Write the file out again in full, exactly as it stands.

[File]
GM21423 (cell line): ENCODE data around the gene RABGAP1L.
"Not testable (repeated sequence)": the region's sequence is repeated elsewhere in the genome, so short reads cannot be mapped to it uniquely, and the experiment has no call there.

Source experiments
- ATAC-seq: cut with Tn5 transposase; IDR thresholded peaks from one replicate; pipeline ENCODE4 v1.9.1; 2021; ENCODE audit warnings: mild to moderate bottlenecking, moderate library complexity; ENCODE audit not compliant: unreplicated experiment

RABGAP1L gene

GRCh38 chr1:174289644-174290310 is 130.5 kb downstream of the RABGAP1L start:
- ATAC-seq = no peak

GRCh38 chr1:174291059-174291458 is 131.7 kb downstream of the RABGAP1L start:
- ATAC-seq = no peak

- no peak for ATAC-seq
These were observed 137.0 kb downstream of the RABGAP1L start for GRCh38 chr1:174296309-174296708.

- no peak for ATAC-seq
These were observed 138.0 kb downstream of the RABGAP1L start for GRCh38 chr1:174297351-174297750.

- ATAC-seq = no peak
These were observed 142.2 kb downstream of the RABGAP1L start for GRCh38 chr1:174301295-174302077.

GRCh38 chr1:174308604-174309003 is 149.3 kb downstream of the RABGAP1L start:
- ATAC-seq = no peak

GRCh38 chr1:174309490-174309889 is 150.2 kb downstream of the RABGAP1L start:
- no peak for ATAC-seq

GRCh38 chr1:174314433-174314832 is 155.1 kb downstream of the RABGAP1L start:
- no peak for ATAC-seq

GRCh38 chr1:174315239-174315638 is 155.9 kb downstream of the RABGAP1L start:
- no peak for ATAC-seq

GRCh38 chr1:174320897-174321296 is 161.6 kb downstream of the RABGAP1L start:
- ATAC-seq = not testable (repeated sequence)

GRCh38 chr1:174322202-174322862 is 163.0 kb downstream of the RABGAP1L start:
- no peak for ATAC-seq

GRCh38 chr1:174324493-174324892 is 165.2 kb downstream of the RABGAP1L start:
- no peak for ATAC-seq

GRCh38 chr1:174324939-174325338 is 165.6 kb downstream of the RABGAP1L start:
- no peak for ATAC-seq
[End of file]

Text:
GM21423 (cell line): ENCODE data around the gene RABGAP1L.
"Not testable (repeated sequence)": the region's sequence is repeated elsewhere in the genome, so short reads cannot be mapped to it uniquely, and the experiment has no call there.

Source experiments
- ATAC-seq: cut with Tn5 transposase; IDR thresholded peaks from one replicate; pipeline ENCODE4 v1.9.1; 2021; ENCODE audit warnings: mild to moderate bottlenecking, moderate library complexity; ENCODE audit not compliant: unreplicated experiment

RABGAP1L gene

GRCh38 chr1:174289644-174290310 is 130.5 kb downstream of the RABGAP1L start:
- ATAC-seq = no peak

GRCh38 chr1:174291059-174291458 is 131.7 kb downstream of the RABGAP1L start:
- ATAC-seq = no peak

- no peak for ATAC-seq
These were observed 137.0 kb downstream of the RABGAP1L start for GRCh38 chr1:174296309-174296708.

- no peak for ATAC-seq
These were observed 138.0 kb downstream of the RABGAP1L start for GRCh38 chr1:174297351-174297750.

- ATAC-seq = no peak
These were observed 142.2 kb downstream of the RABGAP1L start for GRCh38 chr1:174301295-174302077.

GRCh38 chr1:174308604-174309003 is 149.3 kb downstream of the RABGAP1L start:
- ATAC-seq = no peak

GRCh38 chr1:174309490-174309889 is 150.2 kb downstream of the RABGAP1L start:
- no peak for ATAC-seq

GRCh38 chr1:174314433-174314832 is 155.1 kb downstream of the RABGAP1L start:
- no peak for ATAC-seq

GRCh38 chr1:174315239-174315638 is 155.9 kb downstream of the RABGAP1L start:
- no peak for ATAC-seq

GRCh38 chr1:174320897-174321296 is 161.6 kb downstream of the RABGAP1L start:
- ATAC-seq = not testable (repeated sequence)

GRCh38 chr1:174322202-174322862 is 163.0 kb downstream of the RABGAP1L start:
- no peak for ATAC-seq

GRCh38 chr1:174324493-174324892 is 165.2 kb downstream of the RABGAP1L start:
- no peak for ATAC-seq

GRCh38 chr1:174324939-174325338 is 165.6 kb downstream of the RABGAP1L start:
- no peak for ATAC-seq